Home Features Health Coffee: Good or Bad?

I love coffee. (In fact I’m at a coffee shop as I write this.) But there have been numerous conflicting reports about whether coffee is good or bad for you. Some have to do with the effects of caffeine, and some with coffee itself. So, let’s start with the basics:


The Physiology of Caffeine

Your brain is a big bundle of nerves. When nerves fire, they communicate with each other using chemicals called neurotransmitters (some of which are stimulating and some of which are calming), and they leave behind a byproduct called adenosine.

Like the neurotransmitters, adenosine fits into specific receptors in your brain, like a lock and key. When those receptors get too full, your brain says, hey, you’ve been awake too long. Time to go to sleep.

But caffeine is sneaky. It looks like adenosine, but it isn’t - so it fits into the receptors, but it doesn’t activate them. That means the adenosine build-up doesn’t trigger exhaustion, and the stimulating neurotransmitters (like adrenaline) that were already present can run amok.

The “Plus” Side of Caffeine:

  • Once in a while, if you have to cram for an exam or finish a major project, it’ll work beautifully.
  • Coffee in general has been associated with a decreased risk of liver cirrhosis and liver cancer. No mechanisms have been proposed to explain that one, but it might have something to do with the fact that the caffeine increases the effects of adrenaline (because it’s not hindered by adenosine), and adrenaline breaks down fat, and fat gets processed in the liver. (But that’s just a guess.)

The “Minus” Side of Caffeine:

  • Eventually your body will create more adenosine receptors so that the effects of caffeine are nullified. It takes about a week to 12 days for most people to adjust to caffeine intake, at which point you’ll have to bump it up to achieve the same effect.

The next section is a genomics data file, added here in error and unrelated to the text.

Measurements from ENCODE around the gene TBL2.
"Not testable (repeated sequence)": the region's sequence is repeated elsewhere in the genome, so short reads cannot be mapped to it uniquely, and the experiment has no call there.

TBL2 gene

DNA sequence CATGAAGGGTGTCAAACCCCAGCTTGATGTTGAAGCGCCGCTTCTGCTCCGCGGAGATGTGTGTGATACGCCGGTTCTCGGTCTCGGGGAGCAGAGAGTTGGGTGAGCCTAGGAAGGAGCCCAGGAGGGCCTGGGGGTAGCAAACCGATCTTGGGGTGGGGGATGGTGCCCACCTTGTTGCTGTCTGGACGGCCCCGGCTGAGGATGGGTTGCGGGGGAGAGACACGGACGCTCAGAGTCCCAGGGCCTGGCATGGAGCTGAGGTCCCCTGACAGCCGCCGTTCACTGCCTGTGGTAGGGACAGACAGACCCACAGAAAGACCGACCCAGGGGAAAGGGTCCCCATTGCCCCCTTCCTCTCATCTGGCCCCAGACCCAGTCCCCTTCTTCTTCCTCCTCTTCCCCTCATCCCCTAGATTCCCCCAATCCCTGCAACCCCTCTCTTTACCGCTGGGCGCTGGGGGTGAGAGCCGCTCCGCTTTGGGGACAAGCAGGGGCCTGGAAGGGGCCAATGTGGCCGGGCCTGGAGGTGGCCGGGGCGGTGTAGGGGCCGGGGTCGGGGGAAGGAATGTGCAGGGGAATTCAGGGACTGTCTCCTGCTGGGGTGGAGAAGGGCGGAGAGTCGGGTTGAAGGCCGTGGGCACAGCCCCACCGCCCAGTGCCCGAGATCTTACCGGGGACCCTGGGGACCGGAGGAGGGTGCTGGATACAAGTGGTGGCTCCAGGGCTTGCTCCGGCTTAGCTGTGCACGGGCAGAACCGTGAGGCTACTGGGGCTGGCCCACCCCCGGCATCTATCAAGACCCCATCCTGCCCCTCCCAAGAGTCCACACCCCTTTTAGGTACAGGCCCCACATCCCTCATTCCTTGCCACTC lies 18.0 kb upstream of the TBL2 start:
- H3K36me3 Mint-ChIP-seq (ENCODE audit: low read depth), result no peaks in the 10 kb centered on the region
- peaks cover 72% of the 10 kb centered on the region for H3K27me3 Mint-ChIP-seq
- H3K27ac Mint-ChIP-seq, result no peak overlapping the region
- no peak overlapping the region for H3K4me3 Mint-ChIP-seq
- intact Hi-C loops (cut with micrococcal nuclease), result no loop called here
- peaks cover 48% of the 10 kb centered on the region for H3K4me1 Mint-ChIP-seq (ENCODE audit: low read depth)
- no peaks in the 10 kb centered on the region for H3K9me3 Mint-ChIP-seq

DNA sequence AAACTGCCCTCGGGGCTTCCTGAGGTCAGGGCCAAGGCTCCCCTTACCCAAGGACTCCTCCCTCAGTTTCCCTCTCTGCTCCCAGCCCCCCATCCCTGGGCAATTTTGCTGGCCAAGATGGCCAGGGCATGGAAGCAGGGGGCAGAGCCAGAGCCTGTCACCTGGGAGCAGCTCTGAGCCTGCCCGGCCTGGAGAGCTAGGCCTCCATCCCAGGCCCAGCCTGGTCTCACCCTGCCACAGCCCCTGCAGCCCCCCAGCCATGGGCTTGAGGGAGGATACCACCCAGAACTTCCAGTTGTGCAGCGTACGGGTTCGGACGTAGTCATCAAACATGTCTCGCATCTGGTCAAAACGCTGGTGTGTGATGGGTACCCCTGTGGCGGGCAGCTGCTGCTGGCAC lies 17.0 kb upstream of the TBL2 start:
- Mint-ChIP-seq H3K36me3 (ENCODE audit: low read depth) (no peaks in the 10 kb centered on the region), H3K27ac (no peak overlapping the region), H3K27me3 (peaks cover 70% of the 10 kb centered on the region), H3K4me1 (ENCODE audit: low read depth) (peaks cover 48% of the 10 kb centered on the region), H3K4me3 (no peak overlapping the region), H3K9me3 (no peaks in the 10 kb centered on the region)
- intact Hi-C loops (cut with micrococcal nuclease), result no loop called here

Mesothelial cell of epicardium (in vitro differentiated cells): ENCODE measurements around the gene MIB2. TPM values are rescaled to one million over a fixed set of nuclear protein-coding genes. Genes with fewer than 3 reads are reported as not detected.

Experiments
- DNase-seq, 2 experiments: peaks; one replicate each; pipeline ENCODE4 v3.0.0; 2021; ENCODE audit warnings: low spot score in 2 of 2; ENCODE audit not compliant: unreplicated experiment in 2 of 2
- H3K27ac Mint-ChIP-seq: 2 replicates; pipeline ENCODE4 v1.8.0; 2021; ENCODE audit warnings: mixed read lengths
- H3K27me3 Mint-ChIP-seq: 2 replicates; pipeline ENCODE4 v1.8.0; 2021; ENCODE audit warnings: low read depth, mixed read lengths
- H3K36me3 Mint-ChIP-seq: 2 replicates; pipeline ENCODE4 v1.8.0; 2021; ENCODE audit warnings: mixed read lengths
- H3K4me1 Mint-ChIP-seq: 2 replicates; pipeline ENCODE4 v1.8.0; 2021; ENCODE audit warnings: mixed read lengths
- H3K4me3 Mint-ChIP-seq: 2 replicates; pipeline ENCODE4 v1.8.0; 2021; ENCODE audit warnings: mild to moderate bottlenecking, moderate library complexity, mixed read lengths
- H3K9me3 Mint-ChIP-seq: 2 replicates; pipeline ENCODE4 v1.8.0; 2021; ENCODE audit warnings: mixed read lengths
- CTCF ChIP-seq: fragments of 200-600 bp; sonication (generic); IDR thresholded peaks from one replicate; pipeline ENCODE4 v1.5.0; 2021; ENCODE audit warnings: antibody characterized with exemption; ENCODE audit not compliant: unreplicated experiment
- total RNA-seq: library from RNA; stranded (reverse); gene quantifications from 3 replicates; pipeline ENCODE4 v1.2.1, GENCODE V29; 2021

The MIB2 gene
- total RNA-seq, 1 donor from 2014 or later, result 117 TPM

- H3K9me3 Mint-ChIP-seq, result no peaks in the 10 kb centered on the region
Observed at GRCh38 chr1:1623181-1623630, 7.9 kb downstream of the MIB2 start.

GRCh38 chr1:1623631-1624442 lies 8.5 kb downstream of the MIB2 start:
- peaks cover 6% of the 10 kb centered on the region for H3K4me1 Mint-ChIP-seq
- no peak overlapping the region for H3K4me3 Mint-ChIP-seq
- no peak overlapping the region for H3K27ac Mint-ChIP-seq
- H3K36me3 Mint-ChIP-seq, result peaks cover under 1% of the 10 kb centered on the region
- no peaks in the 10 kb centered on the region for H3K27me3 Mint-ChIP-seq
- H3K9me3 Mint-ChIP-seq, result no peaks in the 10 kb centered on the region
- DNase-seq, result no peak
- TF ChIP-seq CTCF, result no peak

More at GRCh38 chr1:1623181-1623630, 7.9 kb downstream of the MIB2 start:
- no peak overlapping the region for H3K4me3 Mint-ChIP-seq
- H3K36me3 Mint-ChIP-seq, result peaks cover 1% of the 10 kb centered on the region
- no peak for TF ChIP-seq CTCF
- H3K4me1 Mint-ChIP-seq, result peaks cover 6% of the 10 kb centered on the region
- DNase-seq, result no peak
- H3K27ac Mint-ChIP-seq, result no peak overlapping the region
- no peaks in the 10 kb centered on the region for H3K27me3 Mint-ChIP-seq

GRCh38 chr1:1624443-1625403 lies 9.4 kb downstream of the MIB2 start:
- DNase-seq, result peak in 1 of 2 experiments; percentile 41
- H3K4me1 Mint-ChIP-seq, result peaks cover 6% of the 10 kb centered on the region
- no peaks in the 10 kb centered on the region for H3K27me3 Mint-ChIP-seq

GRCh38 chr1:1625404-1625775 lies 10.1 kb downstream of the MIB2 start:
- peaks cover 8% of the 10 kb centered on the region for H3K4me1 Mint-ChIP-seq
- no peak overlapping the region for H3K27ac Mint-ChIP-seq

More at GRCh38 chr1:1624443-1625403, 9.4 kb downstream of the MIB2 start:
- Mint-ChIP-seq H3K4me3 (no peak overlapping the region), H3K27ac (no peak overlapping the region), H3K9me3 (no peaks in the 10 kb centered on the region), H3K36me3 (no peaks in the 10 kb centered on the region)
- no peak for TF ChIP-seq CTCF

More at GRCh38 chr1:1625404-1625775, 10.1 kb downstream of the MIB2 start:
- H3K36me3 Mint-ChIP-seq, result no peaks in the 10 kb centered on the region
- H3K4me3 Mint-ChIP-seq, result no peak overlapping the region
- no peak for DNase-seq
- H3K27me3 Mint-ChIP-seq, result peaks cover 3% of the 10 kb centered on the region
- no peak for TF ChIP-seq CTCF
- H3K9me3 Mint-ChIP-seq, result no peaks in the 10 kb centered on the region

• Caffeine doesn’t directly increase adrenaline, but it does allow it to work unhindered. This can mean increased blood pressure, heart rate, palpitations, blood flow to the muscles, irritability and/or anxiety.
  • Your body will also decrease its adrenaline receptors after a while, so that you won’t respond like you used to. This will force your adrenal glands (http://www.drlaurendeville.com/conditions/adrenal-fatigue/) to work harder for the same effects. Depending on how exhausted you are, it’s sort of like whipping a dead horse.
  • Anytime you’re messing with receptors in your body, withdrawal has got to be slow. Otherwise those receptors that are used to being filled are suddenly going to be lonely. And angry. (Hence the massive headache.)

The Plus Side of Coffee (all caffeine aside)

  • Coffee is a powerful antioxidant. This may be why coffee consumption is linked with decreased risk of Parkinson’s and Alzheimer’s Disease. Chronic diseases of the Western world are nearly all associated with oxidative damage, so you really can’t get enough antioxidants.
  • Coffee contains nutrients that help to regulate blood sugar. For this reason it’s been linked in numerous studies with decreased risk of Type 2 Diabetes (http://www.drlaurendeville.com/conditions/diabetes/). (However, this benefit is more than nullified if you drink, say, caramel macchiatos... or add six packets of sugar.)

So given all that, what’s my conclusion? Everything in moderation. (Well, maybe not everything, but you get the idea.) Don’t overdo it, and don’t overdo the sugar in your coffee (and perhaps if you have trouble with insomnia or hypertension, you might want to skip it altogether).

That said... my French press dark roast makes my morning, I’m not gonna lie.

For more on this topic, see here: https://www.lef.org/magazine/mag2012/sep2012_Protective-Effects-Of-Coffee_01.htm

Dr Lauren Deville is board-certified to practice Naturopathic Medicine. To receive her free e-book, “Ten Nutritional Supplements Everyone Should Have,” or to receive her monthly health and wellness newsletter, please sign up at www.drlaurendeville.com